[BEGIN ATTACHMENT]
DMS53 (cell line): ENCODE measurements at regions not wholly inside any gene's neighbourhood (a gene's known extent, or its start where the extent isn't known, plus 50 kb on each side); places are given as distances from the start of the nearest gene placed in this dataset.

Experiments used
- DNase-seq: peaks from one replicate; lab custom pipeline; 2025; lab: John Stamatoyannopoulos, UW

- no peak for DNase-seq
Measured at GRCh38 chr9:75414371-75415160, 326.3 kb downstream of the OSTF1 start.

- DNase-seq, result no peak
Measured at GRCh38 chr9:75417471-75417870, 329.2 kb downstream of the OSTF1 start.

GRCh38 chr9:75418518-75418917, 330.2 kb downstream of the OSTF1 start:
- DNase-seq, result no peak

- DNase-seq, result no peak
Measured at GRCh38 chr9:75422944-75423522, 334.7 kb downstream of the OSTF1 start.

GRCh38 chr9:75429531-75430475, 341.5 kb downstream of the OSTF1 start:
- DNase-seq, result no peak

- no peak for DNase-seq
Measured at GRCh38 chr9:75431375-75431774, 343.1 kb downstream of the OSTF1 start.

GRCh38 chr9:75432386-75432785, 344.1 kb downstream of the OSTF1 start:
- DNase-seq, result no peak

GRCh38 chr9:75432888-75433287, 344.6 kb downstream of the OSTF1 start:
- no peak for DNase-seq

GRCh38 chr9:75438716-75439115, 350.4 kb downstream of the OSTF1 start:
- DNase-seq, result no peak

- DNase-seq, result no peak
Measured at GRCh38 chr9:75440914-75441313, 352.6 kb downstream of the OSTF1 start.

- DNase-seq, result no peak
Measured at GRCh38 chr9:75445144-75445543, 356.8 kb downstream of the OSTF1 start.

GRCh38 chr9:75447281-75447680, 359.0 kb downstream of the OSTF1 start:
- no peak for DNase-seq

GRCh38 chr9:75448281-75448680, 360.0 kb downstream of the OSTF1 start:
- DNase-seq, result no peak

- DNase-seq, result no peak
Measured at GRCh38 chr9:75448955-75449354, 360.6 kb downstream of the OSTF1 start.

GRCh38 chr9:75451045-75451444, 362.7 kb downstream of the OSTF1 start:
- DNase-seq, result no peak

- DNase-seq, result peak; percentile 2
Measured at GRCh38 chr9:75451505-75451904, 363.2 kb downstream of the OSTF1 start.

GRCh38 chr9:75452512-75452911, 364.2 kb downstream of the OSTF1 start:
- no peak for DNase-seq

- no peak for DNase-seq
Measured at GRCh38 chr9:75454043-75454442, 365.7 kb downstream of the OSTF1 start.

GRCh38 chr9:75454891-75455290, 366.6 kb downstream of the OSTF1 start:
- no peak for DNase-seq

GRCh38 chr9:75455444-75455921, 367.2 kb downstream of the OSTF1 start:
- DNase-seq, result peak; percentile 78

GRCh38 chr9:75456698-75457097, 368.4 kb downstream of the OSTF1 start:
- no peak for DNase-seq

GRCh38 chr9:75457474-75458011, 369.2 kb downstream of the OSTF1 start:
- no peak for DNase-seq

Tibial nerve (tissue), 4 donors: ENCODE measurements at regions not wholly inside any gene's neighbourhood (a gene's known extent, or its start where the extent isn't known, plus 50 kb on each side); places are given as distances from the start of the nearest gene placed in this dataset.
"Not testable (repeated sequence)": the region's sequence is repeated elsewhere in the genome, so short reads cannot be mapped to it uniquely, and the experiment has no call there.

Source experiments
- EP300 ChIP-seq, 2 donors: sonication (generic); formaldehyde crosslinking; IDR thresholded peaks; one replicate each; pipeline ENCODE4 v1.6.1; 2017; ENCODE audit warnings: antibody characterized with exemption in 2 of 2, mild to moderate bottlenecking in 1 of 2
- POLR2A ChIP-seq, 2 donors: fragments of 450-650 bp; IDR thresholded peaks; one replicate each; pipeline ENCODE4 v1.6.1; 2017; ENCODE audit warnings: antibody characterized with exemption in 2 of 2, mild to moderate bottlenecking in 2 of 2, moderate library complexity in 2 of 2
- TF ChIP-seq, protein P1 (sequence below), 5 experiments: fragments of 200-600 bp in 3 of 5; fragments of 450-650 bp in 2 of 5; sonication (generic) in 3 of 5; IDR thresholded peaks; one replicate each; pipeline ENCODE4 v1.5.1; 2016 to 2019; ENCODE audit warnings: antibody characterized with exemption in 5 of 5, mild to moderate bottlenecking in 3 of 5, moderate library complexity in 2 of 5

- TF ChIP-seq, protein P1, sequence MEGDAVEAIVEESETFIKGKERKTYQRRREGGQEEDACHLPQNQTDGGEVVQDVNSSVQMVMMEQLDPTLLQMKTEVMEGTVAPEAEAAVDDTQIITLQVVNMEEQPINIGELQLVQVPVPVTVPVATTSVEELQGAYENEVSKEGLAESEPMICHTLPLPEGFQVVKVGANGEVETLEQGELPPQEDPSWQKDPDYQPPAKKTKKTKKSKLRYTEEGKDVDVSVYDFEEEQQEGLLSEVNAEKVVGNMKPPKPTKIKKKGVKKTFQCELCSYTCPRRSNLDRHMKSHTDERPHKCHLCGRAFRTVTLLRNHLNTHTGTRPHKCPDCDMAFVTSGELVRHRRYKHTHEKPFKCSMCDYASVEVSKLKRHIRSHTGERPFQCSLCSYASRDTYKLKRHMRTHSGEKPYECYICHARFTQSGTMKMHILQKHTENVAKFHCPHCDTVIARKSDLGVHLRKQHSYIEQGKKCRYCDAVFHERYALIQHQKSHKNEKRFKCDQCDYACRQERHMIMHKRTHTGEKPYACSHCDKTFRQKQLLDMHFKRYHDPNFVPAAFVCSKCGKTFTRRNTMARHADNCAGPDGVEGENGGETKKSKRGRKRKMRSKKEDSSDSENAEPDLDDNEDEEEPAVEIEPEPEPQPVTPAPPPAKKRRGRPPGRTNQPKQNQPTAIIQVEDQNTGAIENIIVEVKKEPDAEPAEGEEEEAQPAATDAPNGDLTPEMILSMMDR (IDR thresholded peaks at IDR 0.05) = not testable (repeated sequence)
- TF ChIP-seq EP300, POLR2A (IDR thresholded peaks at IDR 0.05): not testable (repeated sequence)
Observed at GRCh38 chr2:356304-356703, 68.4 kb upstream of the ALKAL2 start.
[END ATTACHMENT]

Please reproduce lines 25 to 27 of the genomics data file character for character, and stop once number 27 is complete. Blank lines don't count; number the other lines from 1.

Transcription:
Measured at GRCh38 chr9:75445144-75445543, 356.8 kb downstream of the OSTF1 start.

GRCh38 chr9:75447281-75447680, 359.0 kb downstream of the OSTF1 start:
- no peak for DNase-seq